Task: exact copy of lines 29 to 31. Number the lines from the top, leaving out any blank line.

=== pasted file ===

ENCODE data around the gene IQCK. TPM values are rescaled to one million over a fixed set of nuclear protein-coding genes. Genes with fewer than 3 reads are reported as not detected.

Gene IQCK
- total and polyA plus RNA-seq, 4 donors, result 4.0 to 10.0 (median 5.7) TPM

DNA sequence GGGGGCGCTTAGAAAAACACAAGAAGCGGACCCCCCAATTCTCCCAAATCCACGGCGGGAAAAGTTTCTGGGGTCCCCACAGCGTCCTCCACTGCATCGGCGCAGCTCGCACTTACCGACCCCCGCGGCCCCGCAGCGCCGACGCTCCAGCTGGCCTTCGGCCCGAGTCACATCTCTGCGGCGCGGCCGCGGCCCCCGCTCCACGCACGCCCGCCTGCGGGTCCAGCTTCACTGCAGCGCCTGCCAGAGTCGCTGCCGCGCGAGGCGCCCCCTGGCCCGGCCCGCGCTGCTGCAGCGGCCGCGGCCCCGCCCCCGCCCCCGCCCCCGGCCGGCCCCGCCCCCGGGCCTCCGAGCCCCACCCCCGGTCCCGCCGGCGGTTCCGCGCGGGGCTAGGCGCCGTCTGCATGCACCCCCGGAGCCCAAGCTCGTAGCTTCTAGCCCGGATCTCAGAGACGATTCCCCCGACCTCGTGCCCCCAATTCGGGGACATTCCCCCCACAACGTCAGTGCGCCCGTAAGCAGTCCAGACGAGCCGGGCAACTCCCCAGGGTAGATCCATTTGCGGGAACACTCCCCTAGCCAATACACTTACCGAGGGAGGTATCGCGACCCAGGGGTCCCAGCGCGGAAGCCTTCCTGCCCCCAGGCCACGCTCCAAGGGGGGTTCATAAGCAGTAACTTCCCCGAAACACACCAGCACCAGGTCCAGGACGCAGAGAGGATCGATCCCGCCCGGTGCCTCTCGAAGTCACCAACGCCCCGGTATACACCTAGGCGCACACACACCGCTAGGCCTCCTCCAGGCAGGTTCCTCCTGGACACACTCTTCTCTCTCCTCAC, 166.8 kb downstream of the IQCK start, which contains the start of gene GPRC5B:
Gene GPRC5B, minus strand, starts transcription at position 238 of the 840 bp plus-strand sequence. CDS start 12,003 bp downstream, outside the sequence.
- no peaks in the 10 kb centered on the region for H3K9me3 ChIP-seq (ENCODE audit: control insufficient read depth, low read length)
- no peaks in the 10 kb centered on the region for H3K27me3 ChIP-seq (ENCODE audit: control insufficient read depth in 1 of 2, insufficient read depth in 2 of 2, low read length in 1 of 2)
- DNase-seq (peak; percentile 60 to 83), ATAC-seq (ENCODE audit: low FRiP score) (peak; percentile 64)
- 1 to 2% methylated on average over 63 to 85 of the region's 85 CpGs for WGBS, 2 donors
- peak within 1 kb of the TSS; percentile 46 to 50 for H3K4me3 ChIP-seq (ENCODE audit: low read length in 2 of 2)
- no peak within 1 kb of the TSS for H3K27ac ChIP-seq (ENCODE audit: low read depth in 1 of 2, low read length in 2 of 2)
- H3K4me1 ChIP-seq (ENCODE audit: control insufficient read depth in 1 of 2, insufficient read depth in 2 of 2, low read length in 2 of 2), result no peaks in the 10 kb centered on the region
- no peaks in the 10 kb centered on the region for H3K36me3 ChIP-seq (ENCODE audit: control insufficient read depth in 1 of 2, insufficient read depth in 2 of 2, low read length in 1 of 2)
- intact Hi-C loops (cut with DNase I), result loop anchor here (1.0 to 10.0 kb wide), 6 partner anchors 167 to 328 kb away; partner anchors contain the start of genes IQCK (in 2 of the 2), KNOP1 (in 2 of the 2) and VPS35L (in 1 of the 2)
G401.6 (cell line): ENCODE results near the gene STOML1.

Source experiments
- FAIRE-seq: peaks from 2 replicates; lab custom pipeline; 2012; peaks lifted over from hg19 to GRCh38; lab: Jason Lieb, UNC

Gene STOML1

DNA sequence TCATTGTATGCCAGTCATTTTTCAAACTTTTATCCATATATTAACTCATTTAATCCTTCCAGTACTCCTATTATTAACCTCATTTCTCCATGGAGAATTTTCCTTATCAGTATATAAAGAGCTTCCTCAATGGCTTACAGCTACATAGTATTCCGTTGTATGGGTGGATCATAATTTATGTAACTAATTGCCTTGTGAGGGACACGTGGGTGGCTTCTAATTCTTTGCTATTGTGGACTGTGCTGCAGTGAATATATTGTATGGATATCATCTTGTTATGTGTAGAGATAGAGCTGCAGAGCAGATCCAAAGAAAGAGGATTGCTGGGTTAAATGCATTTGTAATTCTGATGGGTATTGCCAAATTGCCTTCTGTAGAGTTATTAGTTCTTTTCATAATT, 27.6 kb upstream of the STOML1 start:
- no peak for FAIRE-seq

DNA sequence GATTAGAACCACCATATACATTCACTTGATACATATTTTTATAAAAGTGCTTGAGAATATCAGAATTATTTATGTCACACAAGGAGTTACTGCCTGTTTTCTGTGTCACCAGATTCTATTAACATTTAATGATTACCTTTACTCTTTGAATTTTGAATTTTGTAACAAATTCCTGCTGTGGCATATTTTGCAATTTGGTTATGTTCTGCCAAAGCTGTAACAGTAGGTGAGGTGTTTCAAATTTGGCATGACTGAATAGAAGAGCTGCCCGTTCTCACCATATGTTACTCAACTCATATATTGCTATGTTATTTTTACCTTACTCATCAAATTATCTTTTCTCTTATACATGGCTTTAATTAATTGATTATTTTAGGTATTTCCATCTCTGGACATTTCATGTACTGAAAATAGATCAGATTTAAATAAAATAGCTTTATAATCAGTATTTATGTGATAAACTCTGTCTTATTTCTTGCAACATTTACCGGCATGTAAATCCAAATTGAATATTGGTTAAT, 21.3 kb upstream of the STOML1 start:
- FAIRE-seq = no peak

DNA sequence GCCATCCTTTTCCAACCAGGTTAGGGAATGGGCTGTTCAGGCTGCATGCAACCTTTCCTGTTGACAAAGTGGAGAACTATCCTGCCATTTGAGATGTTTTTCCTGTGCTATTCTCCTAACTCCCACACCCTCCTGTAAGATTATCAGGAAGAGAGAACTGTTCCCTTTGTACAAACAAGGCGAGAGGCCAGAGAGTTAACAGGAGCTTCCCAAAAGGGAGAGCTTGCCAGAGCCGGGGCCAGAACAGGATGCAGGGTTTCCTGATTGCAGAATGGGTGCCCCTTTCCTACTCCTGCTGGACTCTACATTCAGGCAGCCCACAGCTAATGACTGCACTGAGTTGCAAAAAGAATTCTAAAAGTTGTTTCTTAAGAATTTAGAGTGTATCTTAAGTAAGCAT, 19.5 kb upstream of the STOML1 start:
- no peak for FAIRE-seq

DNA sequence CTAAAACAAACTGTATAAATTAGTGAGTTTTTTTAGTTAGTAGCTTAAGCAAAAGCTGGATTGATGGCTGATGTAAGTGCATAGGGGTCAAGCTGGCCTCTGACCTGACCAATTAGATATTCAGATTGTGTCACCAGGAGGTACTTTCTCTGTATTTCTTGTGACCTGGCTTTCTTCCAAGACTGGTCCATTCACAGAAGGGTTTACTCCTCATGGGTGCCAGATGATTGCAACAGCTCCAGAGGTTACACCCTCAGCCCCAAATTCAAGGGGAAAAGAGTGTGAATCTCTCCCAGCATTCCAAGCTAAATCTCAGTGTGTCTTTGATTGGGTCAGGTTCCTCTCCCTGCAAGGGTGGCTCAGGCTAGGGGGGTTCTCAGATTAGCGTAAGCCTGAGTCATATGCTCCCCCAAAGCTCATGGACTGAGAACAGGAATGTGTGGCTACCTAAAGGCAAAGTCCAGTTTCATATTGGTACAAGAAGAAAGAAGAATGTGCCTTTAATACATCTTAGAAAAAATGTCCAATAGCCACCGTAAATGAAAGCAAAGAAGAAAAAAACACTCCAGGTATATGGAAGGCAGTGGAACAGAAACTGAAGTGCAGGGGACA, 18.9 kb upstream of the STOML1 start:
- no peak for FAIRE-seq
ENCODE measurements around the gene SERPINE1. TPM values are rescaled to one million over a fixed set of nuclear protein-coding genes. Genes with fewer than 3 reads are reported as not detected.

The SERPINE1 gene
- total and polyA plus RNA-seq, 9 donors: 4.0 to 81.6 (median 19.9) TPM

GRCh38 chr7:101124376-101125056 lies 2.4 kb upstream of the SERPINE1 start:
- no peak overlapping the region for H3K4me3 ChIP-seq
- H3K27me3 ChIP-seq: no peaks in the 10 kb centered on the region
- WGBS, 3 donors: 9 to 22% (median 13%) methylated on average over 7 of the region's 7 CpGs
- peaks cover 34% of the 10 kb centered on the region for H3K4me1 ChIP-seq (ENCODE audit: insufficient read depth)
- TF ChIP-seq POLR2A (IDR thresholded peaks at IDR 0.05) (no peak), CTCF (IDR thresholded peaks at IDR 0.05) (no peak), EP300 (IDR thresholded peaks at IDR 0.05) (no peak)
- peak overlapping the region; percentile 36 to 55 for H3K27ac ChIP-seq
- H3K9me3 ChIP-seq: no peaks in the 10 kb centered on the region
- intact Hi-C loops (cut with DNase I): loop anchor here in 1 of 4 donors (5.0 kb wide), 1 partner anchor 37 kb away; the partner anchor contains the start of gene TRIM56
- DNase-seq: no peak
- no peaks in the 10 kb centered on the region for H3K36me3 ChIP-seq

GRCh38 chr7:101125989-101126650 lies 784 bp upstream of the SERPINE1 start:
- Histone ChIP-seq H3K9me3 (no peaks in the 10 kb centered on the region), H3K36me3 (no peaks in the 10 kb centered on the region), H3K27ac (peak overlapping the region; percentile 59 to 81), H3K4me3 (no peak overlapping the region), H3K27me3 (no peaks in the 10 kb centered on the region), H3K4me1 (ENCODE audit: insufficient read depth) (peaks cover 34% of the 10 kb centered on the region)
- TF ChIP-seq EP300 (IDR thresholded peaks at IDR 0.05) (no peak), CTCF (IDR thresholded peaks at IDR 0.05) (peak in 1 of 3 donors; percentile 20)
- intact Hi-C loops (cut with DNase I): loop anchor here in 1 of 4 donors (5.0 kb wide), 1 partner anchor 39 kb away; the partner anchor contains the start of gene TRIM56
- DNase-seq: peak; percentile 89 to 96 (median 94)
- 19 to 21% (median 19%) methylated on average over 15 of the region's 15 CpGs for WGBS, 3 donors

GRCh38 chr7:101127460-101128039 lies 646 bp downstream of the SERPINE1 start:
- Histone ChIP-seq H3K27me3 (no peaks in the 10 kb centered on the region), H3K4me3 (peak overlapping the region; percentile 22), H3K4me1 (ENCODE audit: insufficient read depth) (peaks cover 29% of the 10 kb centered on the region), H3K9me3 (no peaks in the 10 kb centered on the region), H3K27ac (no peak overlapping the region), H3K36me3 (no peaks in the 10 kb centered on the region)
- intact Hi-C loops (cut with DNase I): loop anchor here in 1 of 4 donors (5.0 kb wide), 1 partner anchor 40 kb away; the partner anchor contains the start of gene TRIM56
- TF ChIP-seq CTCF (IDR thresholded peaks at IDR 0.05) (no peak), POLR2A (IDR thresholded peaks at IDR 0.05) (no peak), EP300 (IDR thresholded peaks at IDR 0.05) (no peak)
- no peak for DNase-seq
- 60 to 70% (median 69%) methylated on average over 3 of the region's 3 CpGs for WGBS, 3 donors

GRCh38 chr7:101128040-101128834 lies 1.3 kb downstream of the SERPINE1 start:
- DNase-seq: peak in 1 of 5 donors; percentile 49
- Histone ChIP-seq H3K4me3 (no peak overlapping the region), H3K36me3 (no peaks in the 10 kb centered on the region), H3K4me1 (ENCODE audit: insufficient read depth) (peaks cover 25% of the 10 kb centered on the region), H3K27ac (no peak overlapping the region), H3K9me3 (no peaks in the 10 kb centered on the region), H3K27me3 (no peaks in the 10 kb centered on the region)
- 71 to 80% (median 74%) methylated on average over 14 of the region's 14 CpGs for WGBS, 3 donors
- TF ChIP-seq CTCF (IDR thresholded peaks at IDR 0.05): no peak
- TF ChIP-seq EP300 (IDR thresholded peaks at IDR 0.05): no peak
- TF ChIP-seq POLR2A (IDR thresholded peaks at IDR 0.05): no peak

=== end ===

- total and polyA plus RNA-seq, 9 donors: 4.0 to 81.6 (median 19.9) TPM

GRCh38 chr7:101124376-101125056 lies 2.4 kb upstream of the SERPINE1 start:
- no peak overlapping the region for H3K4me3 ChIP-seq